It is important to note that the DEGREE to which individuals react or don't react to a Siberian can vary from cat to cat, and color to color. Therefore, if your allergies are moderate to severe, you should choose a local breeder and test your allergies with the kitten you will be bringing home with you.
from http://catsrus.us/info.htm

Hope that helps!!
post #8 of 14
Thread Starter 
I have never heard of Siberian, will look into it!
post #9 of 14
I have allergies also - thank goodness for Benadryl
post #10 of 14
My husband is allergic to cats... and we have two.. hehe. He is actually more allergic to Mabel, whom has light hair than Mynx who is black. I think it really depends on the cats themselves... some are just more dandruffy than others.
post #11 of 14
Thread Starter 
Yeah I think it depends on the cats and the person. I mean I am ALLERGIC to some cats, to where I am not functional if exposed to them for long periods. I still have a problem here and there when I put ona jacket they used to sleep on, my eyes just swell up.

I can deal with a sniffle here and there. But this was overwhelming. I do feel cautiously optimistic that I might be able to do well with lighter hair cats though.
post #12 of 14
I've read that people have good results with Maine Coons, too. They don't seen to be as allergenic as other cats.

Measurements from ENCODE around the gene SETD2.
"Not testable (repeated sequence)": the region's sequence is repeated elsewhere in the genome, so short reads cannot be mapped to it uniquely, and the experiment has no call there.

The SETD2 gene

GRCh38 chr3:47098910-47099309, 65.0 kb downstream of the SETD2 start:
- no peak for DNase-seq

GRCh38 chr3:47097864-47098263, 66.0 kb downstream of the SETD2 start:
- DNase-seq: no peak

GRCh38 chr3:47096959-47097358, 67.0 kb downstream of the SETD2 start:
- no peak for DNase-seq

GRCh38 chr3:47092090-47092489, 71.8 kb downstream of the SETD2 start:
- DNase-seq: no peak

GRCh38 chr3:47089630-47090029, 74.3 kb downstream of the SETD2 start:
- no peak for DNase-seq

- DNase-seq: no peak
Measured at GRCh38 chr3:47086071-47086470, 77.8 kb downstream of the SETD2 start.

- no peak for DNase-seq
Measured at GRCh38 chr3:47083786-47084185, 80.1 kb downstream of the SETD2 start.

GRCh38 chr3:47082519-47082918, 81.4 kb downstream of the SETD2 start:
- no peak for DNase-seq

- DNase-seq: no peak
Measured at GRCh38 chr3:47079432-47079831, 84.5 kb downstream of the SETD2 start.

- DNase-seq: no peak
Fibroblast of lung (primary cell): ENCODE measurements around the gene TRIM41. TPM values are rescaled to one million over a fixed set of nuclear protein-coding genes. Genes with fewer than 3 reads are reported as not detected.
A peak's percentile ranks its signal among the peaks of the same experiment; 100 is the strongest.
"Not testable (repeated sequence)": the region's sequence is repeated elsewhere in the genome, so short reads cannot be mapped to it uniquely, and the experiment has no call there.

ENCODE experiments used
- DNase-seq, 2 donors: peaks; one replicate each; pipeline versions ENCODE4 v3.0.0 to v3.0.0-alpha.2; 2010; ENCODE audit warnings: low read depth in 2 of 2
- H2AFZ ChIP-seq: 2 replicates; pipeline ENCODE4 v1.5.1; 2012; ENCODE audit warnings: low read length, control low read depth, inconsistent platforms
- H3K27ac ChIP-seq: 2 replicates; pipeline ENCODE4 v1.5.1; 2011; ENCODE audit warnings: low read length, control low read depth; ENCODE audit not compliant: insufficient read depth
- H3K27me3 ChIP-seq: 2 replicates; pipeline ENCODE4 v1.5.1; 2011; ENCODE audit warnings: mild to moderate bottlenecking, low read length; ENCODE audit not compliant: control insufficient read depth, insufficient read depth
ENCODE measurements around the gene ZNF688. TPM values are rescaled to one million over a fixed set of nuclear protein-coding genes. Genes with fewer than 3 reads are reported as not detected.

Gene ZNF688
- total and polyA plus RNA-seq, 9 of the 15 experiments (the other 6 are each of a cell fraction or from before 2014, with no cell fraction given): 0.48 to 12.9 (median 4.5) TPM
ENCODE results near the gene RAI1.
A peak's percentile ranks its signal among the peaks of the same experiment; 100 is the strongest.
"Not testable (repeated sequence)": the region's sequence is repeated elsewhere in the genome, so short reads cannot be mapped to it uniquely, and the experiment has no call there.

post #13 of 14
What about the Spinhx (sp?) Isn't it hairless? I think they are better aren't they for people with allergies.

Chin up Just try before buying.
post #14 of 14
Here is some information on "hypoallergenic cats." There really is no such thing but some produce less allergens then others. There is a list of breeds at the bottom. http://www.airborne-allergens.com/h...-

Pet Allergies: Four-Legged and Feathered Friends

Conflicting information about pet allergies generates a great deal of confusion among animal lovers. Perhaps because of our love for our furry friends, many myths have been generated about pet dander, hypoallergenic dogs and hypoallergenic cats.

Often people don't want to hear the most basic fact about pet allergens: the best way to avoid the allergy is to remove the allergen from the household. If you can't bear to part with your furry friend, however, you can employ several methods to minimize the allergic symptoms.

Pet Dander, Urine and Saliva